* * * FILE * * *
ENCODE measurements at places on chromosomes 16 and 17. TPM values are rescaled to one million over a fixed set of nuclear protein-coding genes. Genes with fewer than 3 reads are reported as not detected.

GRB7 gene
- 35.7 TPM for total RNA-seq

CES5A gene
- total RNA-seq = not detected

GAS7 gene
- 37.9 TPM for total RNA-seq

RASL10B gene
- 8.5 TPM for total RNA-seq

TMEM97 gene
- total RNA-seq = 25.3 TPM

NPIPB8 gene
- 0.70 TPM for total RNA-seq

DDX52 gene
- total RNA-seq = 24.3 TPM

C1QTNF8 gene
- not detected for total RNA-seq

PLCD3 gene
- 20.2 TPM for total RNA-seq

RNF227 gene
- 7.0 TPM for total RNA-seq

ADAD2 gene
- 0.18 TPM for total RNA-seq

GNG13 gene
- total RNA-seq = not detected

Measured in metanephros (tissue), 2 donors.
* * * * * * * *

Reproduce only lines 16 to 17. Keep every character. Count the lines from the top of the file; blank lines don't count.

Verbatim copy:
C1QTNF8 gene
- not detected for total RNA-seq